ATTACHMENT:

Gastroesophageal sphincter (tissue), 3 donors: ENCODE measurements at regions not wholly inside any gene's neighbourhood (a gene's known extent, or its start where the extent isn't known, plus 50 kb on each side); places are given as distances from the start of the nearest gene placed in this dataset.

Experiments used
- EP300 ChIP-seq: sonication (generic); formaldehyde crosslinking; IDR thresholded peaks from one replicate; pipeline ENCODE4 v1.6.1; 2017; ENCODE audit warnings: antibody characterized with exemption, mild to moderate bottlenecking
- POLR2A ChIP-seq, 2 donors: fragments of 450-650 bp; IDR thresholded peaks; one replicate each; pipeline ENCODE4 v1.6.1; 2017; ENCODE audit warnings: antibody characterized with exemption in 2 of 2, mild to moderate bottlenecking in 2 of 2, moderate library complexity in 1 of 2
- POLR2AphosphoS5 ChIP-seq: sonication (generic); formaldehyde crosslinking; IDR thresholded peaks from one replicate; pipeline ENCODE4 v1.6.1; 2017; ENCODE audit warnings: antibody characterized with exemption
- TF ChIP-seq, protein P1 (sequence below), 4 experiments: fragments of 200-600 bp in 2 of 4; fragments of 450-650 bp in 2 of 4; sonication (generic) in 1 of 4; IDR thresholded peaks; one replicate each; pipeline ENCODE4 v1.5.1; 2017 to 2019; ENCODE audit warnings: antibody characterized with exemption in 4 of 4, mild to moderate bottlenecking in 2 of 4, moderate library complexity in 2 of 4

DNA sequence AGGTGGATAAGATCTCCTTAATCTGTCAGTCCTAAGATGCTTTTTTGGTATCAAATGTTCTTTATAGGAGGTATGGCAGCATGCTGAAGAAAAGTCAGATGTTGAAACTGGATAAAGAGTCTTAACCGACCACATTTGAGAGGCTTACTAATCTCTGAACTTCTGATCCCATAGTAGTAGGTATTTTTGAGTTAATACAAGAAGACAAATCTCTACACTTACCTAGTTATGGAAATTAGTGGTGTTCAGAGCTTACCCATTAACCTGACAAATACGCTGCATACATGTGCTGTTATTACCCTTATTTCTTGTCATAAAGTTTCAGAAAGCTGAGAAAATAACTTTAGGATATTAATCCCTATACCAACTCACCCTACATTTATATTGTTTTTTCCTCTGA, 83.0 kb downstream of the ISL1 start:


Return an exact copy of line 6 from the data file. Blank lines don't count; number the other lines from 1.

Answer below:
- TF ChIP-seq, protein P1 (sequence below), 4 experiments: fragments of 200-600 bp in 2 of 4; fragments of 450-650 bp in 2 of 4; sonication (generic) in 1 of 4; IDR thresholded peaks; one replicate each; pipeline ENCODE4 v1.5.1; 2017 to 2019; ENCODE audit warnings: antibody characterized with exemption in 4 of 4, mild to moderate bottlenecking in 2 of 4, moderate library complexity in 2 of 4